The Case for Supplemental Insurance


The 2021 benefits open enrollment season recently wrapped up, and each year,

families assume their health insurance will cover their illness/injury-related

expenses, after they fulfill their deductible and co-pay requirements.


Unfortunately, this is far from a complete picture.


While health insurance pays many physician’s bills and hospital charges, out of

pocket expenses not covered by health insurance are often much greater than the

costs insurance covers.


If an individual is unable to work for several months to a few years due to Cancer, a heart attack, or an injury, their loss of income, combined with a barrage of unexpected expenses create a financial “perfect storm” that most families’

finances are not prepared to weather.


In fact, according to CNBC, “Two-thirds of people who file for bankruptcy cite

medical issues as a key contributor to their financial downfall.” (This Is The Real

Reason Most Americans File For Bankruptcy, 2/11/19)


A case in point:

The wife of a close friend was diagnosed with inoperable brain cancer in 2013.

While Paul’s employer-provided insurance required only a $1000 deductible and

covered over $2 million in medical expenses, his family’s out of pocket expenses

forced them to drain their savings and retirement accounts, and max out their

credit cards. Now, five years after Liz’s passing, Paul is still recovering from the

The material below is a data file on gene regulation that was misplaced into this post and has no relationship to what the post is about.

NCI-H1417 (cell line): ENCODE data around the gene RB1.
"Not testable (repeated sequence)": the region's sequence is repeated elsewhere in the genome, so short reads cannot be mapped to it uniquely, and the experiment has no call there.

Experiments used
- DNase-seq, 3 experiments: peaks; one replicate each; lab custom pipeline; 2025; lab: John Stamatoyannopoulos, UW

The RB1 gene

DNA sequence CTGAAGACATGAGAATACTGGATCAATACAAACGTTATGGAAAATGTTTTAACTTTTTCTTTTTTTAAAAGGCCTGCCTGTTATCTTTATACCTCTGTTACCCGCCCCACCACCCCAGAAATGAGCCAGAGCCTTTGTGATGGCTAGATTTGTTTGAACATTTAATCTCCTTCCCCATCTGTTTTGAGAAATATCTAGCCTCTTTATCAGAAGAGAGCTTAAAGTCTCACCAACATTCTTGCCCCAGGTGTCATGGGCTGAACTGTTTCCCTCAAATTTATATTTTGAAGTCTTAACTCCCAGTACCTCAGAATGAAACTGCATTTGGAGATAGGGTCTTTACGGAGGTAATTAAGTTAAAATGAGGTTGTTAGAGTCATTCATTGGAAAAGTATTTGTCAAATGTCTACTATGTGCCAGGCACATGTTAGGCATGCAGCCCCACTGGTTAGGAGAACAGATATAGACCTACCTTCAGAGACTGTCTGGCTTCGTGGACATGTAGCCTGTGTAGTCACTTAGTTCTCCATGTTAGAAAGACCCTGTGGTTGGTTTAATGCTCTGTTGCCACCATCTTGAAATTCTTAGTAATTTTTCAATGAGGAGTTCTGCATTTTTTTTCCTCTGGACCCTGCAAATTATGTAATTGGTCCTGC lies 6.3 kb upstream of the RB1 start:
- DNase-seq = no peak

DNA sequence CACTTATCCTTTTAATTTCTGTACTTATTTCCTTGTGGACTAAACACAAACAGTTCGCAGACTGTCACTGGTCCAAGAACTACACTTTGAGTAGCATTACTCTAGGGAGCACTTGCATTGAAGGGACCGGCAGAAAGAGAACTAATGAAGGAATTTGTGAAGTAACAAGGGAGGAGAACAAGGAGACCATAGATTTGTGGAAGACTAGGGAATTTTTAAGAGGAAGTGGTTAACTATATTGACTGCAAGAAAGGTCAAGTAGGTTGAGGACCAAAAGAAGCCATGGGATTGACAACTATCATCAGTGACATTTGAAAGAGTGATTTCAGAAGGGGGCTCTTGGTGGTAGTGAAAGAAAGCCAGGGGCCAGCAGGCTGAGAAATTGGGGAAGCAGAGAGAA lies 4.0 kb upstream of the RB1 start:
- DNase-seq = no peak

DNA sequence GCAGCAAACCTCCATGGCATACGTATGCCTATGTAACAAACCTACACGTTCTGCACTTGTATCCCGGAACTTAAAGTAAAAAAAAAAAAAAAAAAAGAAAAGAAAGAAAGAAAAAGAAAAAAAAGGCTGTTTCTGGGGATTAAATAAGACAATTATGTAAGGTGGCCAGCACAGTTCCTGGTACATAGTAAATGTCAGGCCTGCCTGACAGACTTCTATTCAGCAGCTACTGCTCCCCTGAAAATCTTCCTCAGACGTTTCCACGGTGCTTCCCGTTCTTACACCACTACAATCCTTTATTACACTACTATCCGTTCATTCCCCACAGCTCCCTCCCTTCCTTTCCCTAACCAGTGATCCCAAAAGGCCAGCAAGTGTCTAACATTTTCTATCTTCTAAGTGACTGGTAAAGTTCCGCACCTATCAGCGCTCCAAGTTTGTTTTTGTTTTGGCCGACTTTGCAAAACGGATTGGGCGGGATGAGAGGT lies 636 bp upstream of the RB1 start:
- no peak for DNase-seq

financial storm the family never saw coming.


This is where supplemental insurance, like those offered by my company (Globe

Life Family Heritage Division), plays a valuable role. While health insurance pays

for doctors, medical charges, and hospital bills, supplemental plans pay families

directly, to help them cover their bills if they’re sick or injured and unable to

work. Supplemental insurance benefits are paid in addition to any other insurance

an individual or family may have and can be used however the policyholder

desires.


Most supplemental insurance underwriters offer policies for Cancer, heart

attacks/strokes, accidents and injuries, and critical care events, accommodating a

range of budgets with affordable premiums. These plans typically have no

deductibles or co-pays, and some are guaranteed renewable for life, as long as

premiums are paid on time. Some policies are “lump sum” plans that max out

payments at a specified dollar amount, while others have no lifetime limits on the

number of claims submitted.


While these policies often protect families from significant financial hardship,

they’re not well-known; ninety-three percent of Americans do not have

supplemental insurance coverage. Of those that add these plans to their portfolio,

individuals and families make up the largest market, but businesses increasingly

fund them as employee recruiting and retention tools, or make them available to

their employees on a voluntary, employee-funded basis.


Questions? Comments? I can be reached at bobrodenFHL@gmail.com